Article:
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Climate challenge brings former Chief Scientist to Southern Cross University


Sharlene King
19 November 2019

Peter Coombes, the new Chair of Engineering at Southern Cross University, was last night awarded the 2019 President's Prize from Engineers Australia. It's the latest of many significant achievements in the career of this water resources engineering expert.

Associate Professor Peter Coombes can claim many significant achievements in his life.

One of the early co-authors of the Prime Minister's Science Engineering and Innovation Council’s assessment of Australia’s water future, he also served as Chief Scientist for the Office of Living Victoria, advising the Victorian government on water reform policy.

For the past two decades, he has been Managing Director of Urban Water Cycle Solutions, an independent applied science and policy think tank. And along the way he’s been awarded more than $3 million in research funding, the GN Alexander Medal for contributions to the science of hydrology and water resources, and this week the President’s Medal for services to engineering by Engineers Australia.

Now the challenges posed by climate change have brought the Associate Professor of Water Resources Engineering to Southern Cross University in Lismore.

“As Chief Scientist, I wrote many new policies about how to adapt to challenges in the future, but I was also met with a lot of resistance,” he says.

“This is particularly upsetting when I look at the current fire and drought events affecting our nation.

“I’ve moved here to make a difference. We considered positions at a number of top Australian universities, but I believe you can make an impact from a small base. Small is just as beautiful.

“It’s not about status; it’s simply about helping others and making a meaningful impact in the world.”

Associate Professor Coombes joins Southern Cross University as the Chair of Engineering in the School of Environment, Science and Engineering.

He says he has been “blown away” by the advanced research and quality of teaching being undertaken at Southern Cross and it’s his mission to tell the world.

“What’s being done here is quite unique, so it’s relevant that the world knows about it,” he says.

“For example, the coastal systems engineering research is relevant to most countries around the world, and is profoundly relevant to nations impacted by climate change.”

One misconception he plans to set straight is that engineering and science are separate disciplines.

“People think engineering is just about building, but it’s about fixing things and solving problems,” he says.

“In my world, scientists need to work alongside the engineers if we want to solve the world’s problems.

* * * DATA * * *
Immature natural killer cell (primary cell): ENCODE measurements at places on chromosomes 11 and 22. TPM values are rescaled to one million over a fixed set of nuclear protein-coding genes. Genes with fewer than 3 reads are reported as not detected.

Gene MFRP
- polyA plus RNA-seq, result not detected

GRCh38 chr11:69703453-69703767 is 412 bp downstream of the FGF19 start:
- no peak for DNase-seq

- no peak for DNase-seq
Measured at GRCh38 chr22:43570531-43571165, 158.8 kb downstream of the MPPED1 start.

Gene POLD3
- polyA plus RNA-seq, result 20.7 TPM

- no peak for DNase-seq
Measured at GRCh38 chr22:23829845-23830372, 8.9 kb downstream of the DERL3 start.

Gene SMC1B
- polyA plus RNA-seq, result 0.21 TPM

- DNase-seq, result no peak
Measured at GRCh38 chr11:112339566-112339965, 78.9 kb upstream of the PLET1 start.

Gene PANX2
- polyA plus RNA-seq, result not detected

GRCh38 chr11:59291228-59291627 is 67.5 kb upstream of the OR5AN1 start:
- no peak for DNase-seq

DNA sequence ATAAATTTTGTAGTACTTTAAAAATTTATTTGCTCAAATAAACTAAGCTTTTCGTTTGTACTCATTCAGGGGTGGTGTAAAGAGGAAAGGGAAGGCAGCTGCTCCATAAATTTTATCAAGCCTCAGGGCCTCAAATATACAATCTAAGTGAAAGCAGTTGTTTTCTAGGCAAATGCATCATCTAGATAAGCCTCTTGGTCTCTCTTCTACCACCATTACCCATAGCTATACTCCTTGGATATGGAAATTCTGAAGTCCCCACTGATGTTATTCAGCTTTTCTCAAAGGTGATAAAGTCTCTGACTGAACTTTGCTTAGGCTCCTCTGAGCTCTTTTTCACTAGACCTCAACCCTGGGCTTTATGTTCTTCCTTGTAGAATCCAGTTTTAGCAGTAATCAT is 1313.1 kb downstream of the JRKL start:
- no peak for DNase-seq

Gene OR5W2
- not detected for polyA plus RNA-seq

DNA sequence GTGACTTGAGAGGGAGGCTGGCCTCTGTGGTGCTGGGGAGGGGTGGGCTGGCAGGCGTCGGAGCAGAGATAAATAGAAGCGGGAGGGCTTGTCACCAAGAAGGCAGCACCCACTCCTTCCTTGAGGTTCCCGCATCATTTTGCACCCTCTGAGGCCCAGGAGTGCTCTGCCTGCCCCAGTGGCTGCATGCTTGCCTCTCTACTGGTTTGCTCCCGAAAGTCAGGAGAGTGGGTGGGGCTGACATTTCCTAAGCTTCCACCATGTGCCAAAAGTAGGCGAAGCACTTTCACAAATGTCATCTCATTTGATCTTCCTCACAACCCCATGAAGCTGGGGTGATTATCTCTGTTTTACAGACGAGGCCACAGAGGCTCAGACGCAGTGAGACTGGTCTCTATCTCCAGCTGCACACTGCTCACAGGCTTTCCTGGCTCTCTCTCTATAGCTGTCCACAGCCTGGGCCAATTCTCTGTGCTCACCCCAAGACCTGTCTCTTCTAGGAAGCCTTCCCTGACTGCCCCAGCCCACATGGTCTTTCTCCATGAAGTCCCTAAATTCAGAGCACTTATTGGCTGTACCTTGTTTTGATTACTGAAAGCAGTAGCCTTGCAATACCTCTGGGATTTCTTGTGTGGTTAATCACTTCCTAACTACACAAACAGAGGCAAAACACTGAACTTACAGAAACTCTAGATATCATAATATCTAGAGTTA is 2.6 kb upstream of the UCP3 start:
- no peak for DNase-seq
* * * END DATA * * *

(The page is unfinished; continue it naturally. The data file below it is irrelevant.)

“This is one of the reasons I’m particularly excited about Southern Cross University’s new Engineering degree structures, so that we can link scientists with engineers.”

Associate Professor Coombes is hitting the ground running with a number of Australian Research Council (ARC) Linkage grant applications in the pipeline.

Peter Coombes’ career highlights:

• Chief Scientist, Office of Living Victoria (2013 - 2014) with responsibility to provide science and policy advice to support the Living Victoria water reforms.
• Designed and developed more than 120 sustainable developments in Australia and internationally
• Member of the Prime Minister’s Science Engineering and Innovation Council working group on water resources.
• Author of more than 150 research publications, including book chapters, journal articles, keynote papers and conference publications, and supervision of five completed PhD research programs
• Delivery of many research and consulting projects across science, engineering and economic issues relating to water resources, including integrated water cycle
management, source control, catchment management, ecological sustainability, water demand, water balance modelling, water resource economics and biochemistry
• Awarded more than $3 million in competitive and industry research funding
• Systems Framework research and development acknowledged by Engineers Australia as one of the most significant contributions to water resources and
hydrology in 2014-15. Awarded Engineers Australia's 2018 GN Alexander Medal for the best paper in hydrology and/or water resources published in an Engineers Australia publication
• Editor and co-author of Australian Rainfall and Runoff Urban: a guide to flood estimation for Geoscience Australia and published by Engineers Australia. The editorial team was awarded Engineers Australia 2019 President's Medal for services to engineering.
• Establishment of one of the first stormwater management divisions within a local government authority.
• Developed and refined first principles methods for combining hydrology, hydraulics, topography, weather and demographics in analysis of flooding, stormwater runoff,
wastewater discharges, water use and environmental impacts in a systems framework.